Zookeepers watch cameras through this window in Cheyenne Mountain Zoo's Conservation Center to monitor breeding and births.
The only ferret native to North America, the black-footed ferret once thrived across grass prairies from Canada to Mexico. Today, it’s one of the most endangered mammals in North America.
Our story begins with prairie dogs, the primary food source of ferrets. During the early 1900s, much of North American prairies were converted into farmland. Because prairie dogs were considered pests, they were poisoned. Around the same time, the accidental introduction of the bacterium that causes sylvatic plague, along with the loss of prairie dog habitat, led to the black-footed ferret’s drastic decline. The last black-footed ferret in Colorado was seen near Buena Vista in 1943, and by the 1950s, it was believed very few remained in the U.S. In the mid-1970s, biologists thought they were extinct.
On September 26, 1981, in Meeteetse, Wyoming, a rancher and his dog came across a wild ferret. This led biologists to the discovery of a new black-footed ferret population. Since the species is nocturnal and fossorial (meaning they live underground), very little was known about their natural history. Over the next four years, biologists gathered new information on the life and behavior of this elusive species. Unfortunately, in 1985, outbreaks of both sylvatic plague and canine distemper killed nearly the entire Meeteetse population. After six trapped black-footed ferrets died of canine distemper, the decision was made to bring additional animals into captivity. To safeguard the species, a total of 18 black-footed ferrets were trapped between 1985 and 1987. In 1986, the U.S. Fish and Wildlife Service (USFWS), Wyoming Game and Fish, and the Association of Zoos and Aquariums initiated a captive breeding program for the black-footed ferrets.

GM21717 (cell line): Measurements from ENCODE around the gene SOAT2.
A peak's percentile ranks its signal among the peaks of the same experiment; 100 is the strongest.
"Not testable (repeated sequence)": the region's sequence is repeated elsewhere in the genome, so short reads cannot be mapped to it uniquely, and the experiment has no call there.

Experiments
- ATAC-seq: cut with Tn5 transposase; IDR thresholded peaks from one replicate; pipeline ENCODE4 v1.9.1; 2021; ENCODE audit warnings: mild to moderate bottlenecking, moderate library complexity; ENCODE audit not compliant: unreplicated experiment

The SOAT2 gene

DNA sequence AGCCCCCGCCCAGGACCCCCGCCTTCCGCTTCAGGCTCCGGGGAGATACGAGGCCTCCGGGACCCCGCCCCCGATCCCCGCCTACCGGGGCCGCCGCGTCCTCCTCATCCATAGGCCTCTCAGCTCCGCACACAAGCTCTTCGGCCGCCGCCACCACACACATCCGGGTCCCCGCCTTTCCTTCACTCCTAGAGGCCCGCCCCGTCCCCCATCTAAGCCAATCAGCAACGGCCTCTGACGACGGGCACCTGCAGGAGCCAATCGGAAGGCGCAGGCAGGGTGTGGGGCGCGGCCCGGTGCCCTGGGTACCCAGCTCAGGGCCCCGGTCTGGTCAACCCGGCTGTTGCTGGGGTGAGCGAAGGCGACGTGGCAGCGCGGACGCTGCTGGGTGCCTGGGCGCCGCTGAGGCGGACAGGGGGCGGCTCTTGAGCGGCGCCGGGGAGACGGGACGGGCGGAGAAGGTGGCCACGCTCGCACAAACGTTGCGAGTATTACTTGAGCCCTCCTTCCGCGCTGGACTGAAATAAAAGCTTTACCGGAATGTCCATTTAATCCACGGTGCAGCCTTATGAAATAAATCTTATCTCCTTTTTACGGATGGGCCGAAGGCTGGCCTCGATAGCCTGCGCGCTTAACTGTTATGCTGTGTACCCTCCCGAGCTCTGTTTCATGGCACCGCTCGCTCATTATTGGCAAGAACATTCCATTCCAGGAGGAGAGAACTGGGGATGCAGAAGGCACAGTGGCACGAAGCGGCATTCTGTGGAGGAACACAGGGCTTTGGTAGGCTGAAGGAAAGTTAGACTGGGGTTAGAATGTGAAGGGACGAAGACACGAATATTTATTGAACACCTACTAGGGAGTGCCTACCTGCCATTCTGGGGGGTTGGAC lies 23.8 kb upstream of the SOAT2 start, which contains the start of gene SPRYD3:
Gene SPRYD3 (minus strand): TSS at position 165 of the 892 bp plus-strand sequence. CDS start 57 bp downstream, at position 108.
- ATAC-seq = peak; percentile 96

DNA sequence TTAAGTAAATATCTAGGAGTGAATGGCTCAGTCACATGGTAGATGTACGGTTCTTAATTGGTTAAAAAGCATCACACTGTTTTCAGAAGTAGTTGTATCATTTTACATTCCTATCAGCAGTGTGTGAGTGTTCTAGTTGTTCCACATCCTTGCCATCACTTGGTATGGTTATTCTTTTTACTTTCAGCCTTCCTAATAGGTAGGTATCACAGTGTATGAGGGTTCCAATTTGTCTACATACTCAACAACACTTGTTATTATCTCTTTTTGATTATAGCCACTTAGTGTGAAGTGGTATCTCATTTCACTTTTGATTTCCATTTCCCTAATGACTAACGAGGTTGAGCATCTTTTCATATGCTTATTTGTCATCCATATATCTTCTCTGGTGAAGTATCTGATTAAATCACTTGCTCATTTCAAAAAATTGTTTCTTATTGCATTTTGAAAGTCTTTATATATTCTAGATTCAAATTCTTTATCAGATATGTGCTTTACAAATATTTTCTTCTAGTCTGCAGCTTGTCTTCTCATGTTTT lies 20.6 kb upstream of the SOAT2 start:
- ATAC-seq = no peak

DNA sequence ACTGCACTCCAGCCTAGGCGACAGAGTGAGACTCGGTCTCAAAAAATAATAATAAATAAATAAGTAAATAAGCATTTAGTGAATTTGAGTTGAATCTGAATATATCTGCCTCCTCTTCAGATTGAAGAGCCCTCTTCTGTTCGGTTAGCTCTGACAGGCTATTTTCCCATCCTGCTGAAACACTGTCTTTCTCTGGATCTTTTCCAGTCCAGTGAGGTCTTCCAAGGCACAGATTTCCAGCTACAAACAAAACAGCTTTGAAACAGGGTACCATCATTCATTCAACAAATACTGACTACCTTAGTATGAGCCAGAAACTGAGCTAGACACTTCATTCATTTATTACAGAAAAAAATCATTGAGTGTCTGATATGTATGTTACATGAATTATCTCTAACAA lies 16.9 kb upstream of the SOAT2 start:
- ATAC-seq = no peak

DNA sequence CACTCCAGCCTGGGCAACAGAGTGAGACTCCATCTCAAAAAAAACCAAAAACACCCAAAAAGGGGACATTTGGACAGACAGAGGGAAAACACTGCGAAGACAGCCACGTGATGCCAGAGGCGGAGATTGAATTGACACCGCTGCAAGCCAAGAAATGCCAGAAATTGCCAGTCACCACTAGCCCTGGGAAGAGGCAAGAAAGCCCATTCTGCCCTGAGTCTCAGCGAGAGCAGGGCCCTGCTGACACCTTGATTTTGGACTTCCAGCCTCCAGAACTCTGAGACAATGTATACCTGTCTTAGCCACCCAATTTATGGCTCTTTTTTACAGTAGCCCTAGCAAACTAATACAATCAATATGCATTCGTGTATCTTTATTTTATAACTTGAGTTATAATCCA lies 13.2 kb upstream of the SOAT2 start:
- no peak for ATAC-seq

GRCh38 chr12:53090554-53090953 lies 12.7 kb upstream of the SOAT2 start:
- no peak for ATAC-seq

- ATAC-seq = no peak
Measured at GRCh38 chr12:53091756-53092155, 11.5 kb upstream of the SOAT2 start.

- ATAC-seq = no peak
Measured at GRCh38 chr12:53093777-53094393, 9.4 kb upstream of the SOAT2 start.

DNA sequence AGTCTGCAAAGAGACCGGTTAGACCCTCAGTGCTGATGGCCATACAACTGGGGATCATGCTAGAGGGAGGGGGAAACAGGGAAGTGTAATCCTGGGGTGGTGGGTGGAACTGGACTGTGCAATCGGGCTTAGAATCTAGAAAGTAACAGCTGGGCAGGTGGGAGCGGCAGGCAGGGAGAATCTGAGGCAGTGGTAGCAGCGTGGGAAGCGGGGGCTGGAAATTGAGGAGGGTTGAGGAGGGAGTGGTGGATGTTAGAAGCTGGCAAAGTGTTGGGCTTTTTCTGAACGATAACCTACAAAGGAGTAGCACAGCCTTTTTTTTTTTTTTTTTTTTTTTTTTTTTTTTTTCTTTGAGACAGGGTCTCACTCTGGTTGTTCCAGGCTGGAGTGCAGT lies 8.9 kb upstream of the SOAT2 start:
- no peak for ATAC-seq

Cheyenne Mountain Zoo is one of only five zoos in the world breeding black-footed ferrets. Since 1990, we’ve produced 379 kits, and sent 187 black-footed ferrets to the USFWS’s National Black-Footed Ferret Breeding and Conservation Center in northern Colorado for preconditioning and release into the wild. Other participating zoos include Louisville Zoo in Kentucky, National Zoo’s Smithsonian Conservation Biology Institute in Virginia, Phoenix Zoo in Arizona, and Toronto Zoo in Canada.
We’re expecting this year’s first litter of Cheyenne Mountain Zoo kits soon. Be sure to check back for updates!
Because black-footed ferrets are susceptible to common diseases and don't tolerate noise very well, Cheyenne Mountain Zoo's Conservation Center is closed to the public.